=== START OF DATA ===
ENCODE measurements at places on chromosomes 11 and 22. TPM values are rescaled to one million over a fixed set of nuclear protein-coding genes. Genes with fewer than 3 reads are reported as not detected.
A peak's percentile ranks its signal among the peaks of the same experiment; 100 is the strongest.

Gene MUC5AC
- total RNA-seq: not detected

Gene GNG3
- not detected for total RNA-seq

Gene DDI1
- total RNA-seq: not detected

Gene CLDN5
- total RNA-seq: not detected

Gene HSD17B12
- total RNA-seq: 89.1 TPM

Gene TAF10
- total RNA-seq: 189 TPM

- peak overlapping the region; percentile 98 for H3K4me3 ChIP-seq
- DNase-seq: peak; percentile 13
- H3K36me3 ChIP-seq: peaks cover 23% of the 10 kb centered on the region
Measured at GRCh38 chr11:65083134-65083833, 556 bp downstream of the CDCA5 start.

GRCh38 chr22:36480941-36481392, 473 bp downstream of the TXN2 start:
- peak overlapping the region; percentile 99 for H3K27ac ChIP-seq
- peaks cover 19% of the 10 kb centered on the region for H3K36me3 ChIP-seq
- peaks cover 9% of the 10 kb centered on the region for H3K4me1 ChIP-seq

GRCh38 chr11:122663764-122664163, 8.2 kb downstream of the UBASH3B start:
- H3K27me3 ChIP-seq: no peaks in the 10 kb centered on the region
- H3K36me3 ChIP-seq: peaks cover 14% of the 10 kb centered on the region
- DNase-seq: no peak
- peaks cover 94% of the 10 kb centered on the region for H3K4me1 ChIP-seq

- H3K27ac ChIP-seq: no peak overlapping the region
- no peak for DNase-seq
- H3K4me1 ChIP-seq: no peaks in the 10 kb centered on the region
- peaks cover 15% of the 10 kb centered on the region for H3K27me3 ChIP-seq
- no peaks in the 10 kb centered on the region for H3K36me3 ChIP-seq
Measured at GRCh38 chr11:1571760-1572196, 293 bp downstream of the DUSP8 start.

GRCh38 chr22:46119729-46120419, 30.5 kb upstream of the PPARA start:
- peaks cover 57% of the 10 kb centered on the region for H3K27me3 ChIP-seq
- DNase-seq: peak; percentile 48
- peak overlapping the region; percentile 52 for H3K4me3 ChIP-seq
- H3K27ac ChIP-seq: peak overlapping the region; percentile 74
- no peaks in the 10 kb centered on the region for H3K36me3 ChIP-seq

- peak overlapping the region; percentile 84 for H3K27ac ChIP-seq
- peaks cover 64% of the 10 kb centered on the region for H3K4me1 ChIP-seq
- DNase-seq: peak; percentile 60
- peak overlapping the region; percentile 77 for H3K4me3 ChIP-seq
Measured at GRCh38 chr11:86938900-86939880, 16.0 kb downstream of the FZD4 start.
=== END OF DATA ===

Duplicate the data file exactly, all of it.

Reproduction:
ENCODE measurements at places on chromosomes 11 and 22. TPM values are rescaled to one million over a fixed set of nuclear protein-coding genes. Genes with fewer than 3 reads are reported as not detected.
A peak's percentile ranks its signal among the peaks of the same experiment; 100 is the strongest.

Gene MUC5AC
- total RNA-seq: not detected

Gene GNG3
- not detected for total RNA-seq

Gene DDI1
- total RNA-seq: not detected

Gene CLDN5
- total RNA-seq: not detected

Gene HSD17B12
- total RNA-seq: 89.1 TPM

Gene TAF10
- total RNA-seq: 189 TPM

- peak overlapping the region; percentile 98 for H3K4me3 ChIP-seq
- DNase-seq: peak; percentile 13
- H3K36me3 ChIP-seq: peaks cover 23% of the 10 kb centered on the region
Measured at GRCh38 chr11:65083134-65083833, 556 bp downstream of the CDCA5 start.

GRCh38 chr22:36480941-36481392, 473 bp downstream of the TXN2 start:
- peak overlapping the region; percentile 99 for H3K27ac ChIP-seq
- peaks cover 19% of the 10 kb centered on the region for H3K36me3 ChIP-seq
- peaks cover 9% of the 10 kb centered on the region for H3K4me1 ChIP-seq

GRCh38 chr11:122663764-122664163, 8.2 kb downstream of the UBASH3B start:
- H3K27me3 ChIP-seq: no peaks in the 10 kb centered on the region
- H3K36me3 ChIP-seq: peaks cover 14% of the 10 kb centered on the region
- DNase-seq: no peak
- peaks cover 94% of the 10 kb centered on the region for H3K4me1 ChIP-seq

- H3K27ac ChIP-seq: no peak overlapping the region
- no peak for DNase-seq
- H3K4me1 ChIP-seq: no peaks in the 10 kb centered on the region
- peaks cover 15% of the 10 kb centered on the region for H3K27me3 ChIP-seq
- no peaks in the 10 kb centered on the region for H3K36me3 ChIP-seq
Measured at GRCh38 chr11:1571760-1572196, 293 bp downstream of the DUSP8 start.

GRCh38 chr22:46119729-46120419, 30.5 kb upstream of the PPARA start:
- peaks cover 57% of the 10 kb centered on the region for H3K27me3 ChIP-seq
- DNase-seq: peak; percentile 48
- peak overlapping the region; percentile 52 for H3K4me3 ChIP-seq
- H3K27ac ChIP-seq: peak overlapping the region; percentile 74
- no peaks in the 10 kb centered on the region for H3K36me3 ChIP-seq

- peak overlapping the region; percentile 84 for H3K27ac ChIP-seq
- peaks cover 64% of the 10 kb centered on the region for H3K4me1 ChIP-seq
- DNase-seq: peak; percentile 60
- peak overlapping the region; percentile 77 for H3K4me3 ChIP-seq
Measured at GRCh38 chr11:86938900-86939880, 16.0 kb downstream of the FZD4 start.